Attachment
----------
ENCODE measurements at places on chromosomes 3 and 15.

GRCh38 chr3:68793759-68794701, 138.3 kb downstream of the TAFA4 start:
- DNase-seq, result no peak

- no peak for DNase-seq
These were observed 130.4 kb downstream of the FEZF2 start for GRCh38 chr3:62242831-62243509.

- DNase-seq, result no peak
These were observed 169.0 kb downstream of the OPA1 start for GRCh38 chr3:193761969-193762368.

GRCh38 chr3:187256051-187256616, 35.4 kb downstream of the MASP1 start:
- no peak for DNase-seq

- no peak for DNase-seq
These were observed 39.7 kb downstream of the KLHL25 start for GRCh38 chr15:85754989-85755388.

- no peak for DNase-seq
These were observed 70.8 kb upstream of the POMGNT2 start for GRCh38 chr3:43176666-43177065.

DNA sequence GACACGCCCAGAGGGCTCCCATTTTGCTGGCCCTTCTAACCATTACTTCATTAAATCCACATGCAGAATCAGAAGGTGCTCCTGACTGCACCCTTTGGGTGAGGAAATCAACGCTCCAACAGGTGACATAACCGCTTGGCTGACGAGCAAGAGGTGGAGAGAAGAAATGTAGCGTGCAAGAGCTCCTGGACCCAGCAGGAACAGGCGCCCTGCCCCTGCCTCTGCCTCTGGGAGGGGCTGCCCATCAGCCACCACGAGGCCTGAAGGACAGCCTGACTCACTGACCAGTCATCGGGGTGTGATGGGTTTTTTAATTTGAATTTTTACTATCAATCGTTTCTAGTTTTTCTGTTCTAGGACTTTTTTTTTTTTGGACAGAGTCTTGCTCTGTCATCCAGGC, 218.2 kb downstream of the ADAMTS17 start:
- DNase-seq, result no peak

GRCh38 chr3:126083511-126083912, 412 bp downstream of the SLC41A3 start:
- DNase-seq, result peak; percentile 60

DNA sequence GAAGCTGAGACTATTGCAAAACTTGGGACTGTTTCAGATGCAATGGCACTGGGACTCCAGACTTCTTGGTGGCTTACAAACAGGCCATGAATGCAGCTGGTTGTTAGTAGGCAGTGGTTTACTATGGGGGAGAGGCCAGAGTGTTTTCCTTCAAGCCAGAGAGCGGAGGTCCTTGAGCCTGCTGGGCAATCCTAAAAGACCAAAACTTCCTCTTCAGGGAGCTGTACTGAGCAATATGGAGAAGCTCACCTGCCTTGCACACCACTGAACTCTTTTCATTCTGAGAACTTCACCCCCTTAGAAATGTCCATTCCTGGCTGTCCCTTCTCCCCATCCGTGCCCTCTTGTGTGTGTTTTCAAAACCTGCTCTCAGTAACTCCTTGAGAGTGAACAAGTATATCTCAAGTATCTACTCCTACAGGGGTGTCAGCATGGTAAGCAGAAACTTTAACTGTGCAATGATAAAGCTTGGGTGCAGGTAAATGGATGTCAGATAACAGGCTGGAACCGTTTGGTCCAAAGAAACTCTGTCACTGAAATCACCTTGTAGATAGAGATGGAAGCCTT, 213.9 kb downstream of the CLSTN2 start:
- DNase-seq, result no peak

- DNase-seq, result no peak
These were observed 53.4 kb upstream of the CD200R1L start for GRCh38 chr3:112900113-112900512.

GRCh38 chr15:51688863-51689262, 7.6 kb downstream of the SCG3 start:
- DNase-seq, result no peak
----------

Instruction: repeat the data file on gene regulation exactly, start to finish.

ENCODE measurements at places on chromosomes 3 and 15.

GRCh38 chr3:68793759-68794701, 138.3 kb downstream of the TAFA4 start:
- DNase-seq, result no peak

- no peak for DNase-seq
These were observed 130.4 kb downstream of the FEZF2 start for GRCh38 chr3:62242831-62243509.

- DNase-seq, result no peak
These were observed 169.0 kb downstream of the OPA1 start for GRCh38 chr3:193761969-193762368.

GRCh38 chr3:187256051-187256616, 35.4 kb downstream of the MASP1 start:
- no peak for DNase-seq

- no peak for DNase-seq
These were observed 39.7 kb downstream of the KLHL25 start for GRCh38 chr15:85754989-85755388.

- no peak for DNase-seq
These were observed 70.8 kb upstream of the POMGNT2 start for GRCh38 chr3:43176666-43177065.

DNA sequence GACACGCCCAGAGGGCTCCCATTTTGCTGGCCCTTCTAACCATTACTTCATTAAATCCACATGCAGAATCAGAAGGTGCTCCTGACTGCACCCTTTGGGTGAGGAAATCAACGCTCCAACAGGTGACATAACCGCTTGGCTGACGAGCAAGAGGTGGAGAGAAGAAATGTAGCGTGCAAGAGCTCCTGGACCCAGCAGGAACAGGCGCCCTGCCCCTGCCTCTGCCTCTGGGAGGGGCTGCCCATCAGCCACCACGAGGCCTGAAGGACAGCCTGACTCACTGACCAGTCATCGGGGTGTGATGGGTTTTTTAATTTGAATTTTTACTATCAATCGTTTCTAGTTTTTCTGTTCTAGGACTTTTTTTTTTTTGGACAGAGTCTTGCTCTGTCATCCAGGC, 218.2 kb downstream of the ADAMTS17 start:
- DNase-seq, result no peak

GRCh38 chr3:126083511-126083912, 412 bp downstream of the SLC41A3 start:
- DNase-seq, result peak; percentile 60

DNA sequence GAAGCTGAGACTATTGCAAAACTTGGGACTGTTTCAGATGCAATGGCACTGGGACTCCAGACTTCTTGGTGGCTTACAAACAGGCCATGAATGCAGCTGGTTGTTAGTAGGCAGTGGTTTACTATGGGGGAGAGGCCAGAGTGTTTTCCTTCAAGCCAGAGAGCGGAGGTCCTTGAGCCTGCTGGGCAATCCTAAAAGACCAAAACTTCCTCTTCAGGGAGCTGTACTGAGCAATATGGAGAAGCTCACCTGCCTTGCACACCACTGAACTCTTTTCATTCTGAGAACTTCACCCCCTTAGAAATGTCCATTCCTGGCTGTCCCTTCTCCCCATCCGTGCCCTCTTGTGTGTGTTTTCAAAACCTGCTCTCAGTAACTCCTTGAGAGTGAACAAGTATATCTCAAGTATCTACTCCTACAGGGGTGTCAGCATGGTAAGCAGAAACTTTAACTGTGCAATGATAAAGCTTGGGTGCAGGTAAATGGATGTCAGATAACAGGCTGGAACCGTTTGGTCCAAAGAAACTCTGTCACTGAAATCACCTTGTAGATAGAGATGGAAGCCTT, 213.9 kb downstream of the CLSTN2 start:
- DNase-seq, result no peak

- DNase-seq, result no peak
These were observed 53.4 kb upstream of the CD200R1L start for GRCh38 chr3:112900113-112900512.

GRCh38 chr15:51688863-51689262, 7.6 kb downstream of the SCG3 start:
- DNase-seq, result no peak